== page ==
How does the airbag work?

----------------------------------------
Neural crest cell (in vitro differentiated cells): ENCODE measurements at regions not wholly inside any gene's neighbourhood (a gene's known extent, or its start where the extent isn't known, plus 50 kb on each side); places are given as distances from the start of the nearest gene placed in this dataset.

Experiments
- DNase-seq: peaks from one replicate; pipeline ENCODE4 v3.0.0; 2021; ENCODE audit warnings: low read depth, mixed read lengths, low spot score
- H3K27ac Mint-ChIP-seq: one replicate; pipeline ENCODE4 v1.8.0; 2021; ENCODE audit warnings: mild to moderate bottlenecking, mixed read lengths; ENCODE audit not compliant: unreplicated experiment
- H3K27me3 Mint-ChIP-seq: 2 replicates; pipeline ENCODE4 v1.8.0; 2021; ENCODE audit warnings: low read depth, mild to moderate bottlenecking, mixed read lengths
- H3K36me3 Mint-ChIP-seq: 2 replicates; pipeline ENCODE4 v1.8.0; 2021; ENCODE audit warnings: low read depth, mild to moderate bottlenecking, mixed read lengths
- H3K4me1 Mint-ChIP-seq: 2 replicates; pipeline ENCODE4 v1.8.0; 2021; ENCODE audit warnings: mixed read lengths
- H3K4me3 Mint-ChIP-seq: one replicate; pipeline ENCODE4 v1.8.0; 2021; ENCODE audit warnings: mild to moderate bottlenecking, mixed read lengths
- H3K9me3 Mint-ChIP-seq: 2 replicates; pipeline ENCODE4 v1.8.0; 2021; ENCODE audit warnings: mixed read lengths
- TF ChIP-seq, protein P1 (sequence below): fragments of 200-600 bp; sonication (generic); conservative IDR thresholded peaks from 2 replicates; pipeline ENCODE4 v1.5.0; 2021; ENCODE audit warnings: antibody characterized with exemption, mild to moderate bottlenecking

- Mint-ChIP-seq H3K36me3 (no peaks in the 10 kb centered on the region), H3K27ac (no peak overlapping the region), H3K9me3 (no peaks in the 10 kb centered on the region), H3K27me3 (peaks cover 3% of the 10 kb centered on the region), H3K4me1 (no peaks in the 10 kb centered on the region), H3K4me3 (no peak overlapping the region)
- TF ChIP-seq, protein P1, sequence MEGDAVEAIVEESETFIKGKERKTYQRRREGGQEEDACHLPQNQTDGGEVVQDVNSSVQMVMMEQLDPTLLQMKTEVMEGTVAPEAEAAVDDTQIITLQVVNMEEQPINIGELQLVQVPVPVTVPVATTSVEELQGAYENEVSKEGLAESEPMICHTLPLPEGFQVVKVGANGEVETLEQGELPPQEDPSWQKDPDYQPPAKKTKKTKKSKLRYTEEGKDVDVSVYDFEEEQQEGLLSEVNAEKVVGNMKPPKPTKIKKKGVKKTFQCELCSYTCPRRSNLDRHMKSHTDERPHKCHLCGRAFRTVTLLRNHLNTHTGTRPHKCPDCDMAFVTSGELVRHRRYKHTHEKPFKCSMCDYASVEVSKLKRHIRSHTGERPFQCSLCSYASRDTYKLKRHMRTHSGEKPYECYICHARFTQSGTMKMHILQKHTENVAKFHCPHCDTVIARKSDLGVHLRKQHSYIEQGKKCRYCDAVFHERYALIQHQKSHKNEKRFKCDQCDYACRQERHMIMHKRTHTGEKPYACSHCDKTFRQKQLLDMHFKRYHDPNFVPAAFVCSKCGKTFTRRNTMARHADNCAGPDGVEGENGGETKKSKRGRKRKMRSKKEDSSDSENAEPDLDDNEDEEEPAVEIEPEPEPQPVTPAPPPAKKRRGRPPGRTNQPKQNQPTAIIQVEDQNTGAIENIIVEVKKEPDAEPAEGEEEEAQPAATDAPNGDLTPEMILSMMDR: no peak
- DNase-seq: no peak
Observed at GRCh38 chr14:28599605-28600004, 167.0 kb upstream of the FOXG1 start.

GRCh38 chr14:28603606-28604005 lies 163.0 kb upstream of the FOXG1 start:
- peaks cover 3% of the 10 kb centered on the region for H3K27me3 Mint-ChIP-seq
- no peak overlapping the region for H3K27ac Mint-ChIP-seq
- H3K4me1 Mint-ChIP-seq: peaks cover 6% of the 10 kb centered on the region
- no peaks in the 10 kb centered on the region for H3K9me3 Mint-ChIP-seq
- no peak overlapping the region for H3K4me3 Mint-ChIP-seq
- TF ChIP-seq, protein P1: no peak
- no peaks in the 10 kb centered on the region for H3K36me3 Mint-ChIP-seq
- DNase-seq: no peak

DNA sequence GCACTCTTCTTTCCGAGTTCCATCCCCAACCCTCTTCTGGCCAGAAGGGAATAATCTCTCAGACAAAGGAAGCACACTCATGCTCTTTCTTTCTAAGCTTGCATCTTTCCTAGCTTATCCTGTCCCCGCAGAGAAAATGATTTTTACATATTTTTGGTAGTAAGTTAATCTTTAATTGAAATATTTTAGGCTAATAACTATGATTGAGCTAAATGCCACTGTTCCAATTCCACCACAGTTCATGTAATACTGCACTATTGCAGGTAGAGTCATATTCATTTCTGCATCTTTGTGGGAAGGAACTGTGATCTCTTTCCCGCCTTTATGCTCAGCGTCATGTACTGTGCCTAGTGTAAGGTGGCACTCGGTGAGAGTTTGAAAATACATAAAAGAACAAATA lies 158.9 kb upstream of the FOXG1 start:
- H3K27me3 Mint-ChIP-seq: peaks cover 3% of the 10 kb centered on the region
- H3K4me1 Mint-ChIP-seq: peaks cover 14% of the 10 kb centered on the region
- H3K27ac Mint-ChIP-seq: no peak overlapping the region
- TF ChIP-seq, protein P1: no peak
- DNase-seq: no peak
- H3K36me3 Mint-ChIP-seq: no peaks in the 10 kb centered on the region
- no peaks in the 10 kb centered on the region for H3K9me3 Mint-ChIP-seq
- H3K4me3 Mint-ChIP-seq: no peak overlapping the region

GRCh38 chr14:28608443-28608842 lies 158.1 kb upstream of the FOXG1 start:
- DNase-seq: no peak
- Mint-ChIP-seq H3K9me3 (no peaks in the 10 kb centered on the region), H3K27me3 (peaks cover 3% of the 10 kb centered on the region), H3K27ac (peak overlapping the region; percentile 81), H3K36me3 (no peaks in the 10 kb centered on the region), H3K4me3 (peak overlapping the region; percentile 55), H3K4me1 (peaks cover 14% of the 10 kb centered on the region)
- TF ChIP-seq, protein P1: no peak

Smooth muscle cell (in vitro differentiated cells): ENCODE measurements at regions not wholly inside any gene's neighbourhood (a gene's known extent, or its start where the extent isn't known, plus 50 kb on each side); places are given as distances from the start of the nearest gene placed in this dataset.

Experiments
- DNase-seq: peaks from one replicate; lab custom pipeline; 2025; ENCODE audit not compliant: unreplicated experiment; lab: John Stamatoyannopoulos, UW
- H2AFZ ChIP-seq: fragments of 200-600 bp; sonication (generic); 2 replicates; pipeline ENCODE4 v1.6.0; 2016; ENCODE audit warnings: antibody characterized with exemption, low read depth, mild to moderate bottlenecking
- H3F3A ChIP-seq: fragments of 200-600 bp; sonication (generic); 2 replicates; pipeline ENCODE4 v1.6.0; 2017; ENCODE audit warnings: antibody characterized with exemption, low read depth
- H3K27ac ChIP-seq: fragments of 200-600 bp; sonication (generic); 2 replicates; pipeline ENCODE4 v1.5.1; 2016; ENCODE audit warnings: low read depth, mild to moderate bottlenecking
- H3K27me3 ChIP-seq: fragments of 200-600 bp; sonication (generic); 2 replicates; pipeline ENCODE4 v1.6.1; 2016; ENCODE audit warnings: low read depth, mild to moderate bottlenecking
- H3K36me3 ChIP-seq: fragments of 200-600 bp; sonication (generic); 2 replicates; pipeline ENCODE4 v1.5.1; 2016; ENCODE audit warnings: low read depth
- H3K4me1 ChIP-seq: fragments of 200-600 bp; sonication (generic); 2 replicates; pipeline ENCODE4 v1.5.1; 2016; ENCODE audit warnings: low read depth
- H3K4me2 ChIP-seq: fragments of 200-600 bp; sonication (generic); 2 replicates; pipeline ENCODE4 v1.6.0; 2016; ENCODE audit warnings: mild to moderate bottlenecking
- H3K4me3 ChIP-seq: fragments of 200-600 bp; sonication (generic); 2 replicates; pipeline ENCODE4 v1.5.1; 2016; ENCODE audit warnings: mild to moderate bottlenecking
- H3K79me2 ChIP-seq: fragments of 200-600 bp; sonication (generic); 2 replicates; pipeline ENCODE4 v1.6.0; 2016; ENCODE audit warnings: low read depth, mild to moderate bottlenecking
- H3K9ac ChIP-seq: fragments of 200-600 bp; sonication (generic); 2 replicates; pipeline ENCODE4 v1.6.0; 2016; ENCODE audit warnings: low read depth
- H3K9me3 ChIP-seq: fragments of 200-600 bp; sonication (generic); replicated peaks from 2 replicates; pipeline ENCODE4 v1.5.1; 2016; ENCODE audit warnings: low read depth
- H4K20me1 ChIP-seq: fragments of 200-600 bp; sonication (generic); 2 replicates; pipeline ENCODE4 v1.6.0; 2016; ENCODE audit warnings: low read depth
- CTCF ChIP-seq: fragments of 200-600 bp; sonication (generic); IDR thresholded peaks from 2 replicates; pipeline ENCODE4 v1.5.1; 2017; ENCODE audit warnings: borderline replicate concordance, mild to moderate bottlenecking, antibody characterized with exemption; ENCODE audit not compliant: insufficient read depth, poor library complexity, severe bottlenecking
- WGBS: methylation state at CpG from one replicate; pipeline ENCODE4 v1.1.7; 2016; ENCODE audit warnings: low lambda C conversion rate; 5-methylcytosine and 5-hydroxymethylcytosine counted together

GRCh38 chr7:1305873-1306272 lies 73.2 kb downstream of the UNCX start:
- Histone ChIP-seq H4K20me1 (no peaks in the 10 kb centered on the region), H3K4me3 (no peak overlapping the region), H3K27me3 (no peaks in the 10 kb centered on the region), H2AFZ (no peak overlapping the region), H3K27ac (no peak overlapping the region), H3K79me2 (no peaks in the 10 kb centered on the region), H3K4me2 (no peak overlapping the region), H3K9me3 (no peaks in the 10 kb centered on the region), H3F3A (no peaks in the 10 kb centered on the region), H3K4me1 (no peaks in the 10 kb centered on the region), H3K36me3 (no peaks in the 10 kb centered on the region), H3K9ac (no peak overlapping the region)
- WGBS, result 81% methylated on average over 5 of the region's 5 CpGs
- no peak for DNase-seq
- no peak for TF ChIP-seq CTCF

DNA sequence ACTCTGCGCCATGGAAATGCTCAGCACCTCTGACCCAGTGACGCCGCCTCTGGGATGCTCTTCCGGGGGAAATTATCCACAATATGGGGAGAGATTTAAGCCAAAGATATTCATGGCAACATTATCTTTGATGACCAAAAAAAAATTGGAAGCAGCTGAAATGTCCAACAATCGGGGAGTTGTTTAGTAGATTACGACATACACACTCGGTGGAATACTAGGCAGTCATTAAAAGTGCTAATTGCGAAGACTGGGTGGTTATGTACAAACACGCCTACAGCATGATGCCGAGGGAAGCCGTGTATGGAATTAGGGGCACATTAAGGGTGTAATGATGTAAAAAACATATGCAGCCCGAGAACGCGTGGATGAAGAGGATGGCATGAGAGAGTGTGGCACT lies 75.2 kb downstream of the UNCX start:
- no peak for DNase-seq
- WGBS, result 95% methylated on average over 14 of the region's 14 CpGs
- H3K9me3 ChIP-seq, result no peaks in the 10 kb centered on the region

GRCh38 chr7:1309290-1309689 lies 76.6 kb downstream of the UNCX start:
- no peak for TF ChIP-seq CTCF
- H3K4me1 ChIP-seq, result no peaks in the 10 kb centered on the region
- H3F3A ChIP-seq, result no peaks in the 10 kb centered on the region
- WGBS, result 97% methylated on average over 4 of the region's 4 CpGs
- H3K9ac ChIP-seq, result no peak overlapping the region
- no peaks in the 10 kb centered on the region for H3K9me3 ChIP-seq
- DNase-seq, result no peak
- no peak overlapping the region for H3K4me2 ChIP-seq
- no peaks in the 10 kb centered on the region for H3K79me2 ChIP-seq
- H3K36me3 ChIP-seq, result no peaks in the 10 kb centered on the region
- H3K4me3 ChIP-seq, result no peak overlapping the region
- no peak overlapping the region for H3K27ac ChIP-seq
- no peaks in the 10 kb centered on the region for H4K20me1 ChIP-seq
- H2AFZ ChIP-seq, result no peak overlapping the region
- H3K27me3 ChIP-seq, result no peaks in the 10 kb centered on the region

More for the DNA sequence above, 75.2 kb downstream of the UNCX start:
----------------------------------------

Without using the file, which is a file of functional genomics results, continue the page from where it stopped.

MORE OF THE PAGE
Although the airbag is one of the safety systems in your vehicles, it is an indispensable system for in-vehicle safety together with the seat belt of the individuals in the vehicle during any accident.  Airbag Working System When the front part of your vehicle is hit in the event of an accident, there is an instantaneous speed reduction and slows down. The accelerometer, which recognizes this instantaneous loss of speed, detects the vehicle speed change. The electronic sensor that determines the amount of acceleration of the vehicle measures the change in the speed of the vehicle. So the accelerometer system tries to detect the exact magnitude of the impact. If the applied force causes the vehicle's deceleration system to operate, the airbag circuit starts to operate. The amount of damage plays an important role here. In other words, the activation of the airbag system occurs when the vehicle's deceleration system is activated. This is the reason why this airbag system is not activated in a normal brake. The airbag circuit, which is activated by sensors, passes a certain amount of current through a certain heating element. The heating element activates a chemical explosive here. Very soon after this stimulation occurs, the airbag system of your vehicle is activated for an estimated 20 milliseconds.  And in a very short time, the airbag is activated and inflated. While the chemical that provides inflation here is sodium acid in old type vehicles, different chemicals can be used in new productions. With the stimulation of this system, the substance with the ability to explode shows combustion and the nylon structured cushion, which is placed in a compressed state behind the steering wheel of the vehicle, is filled with a gas that does not cause any harm to human health at high speed and high degree. Generally, nitrogen or argon gas can be used for this gas. As the stimulated and ignited substance spreads, the airbag begins to inflate at great speed on the front side of the driver. According to the data, the airbag is inflated within 30-40 milliseconds after the accident. Airbags in vehicles are surrounded by a chalky material such as talcum powder. The reason for this wrapping is to ensure that the airbag assembly works smoothly. During the accident that occurs with the vehicle, the driver of the vehicle goes towards the front of the vehicle with the accident, where the vehicle driver hits his head against the airbag and the severity of the accident is reduced. The gas contained in the airbag systems is discharged through very small parts present in certain parts of the airbag system. By the time the vehicle slows down, almost all of the gas inside the airbag has been discharged. In fact, the 30-40 milliseconds that is said to be the time it takes for the airbag to fully inflate is a very small amount of time. According to research, when it is known that our blinking time is approximately 100-200 milliseconds, it is more noticeable how low this time is. However, it is worth noting that seat belts have a very important value in addition to the airbags in vehicles. The vehicle belt and airbag are mechanisms that work systematically. Having one without the other is not a situation that will provide much safety.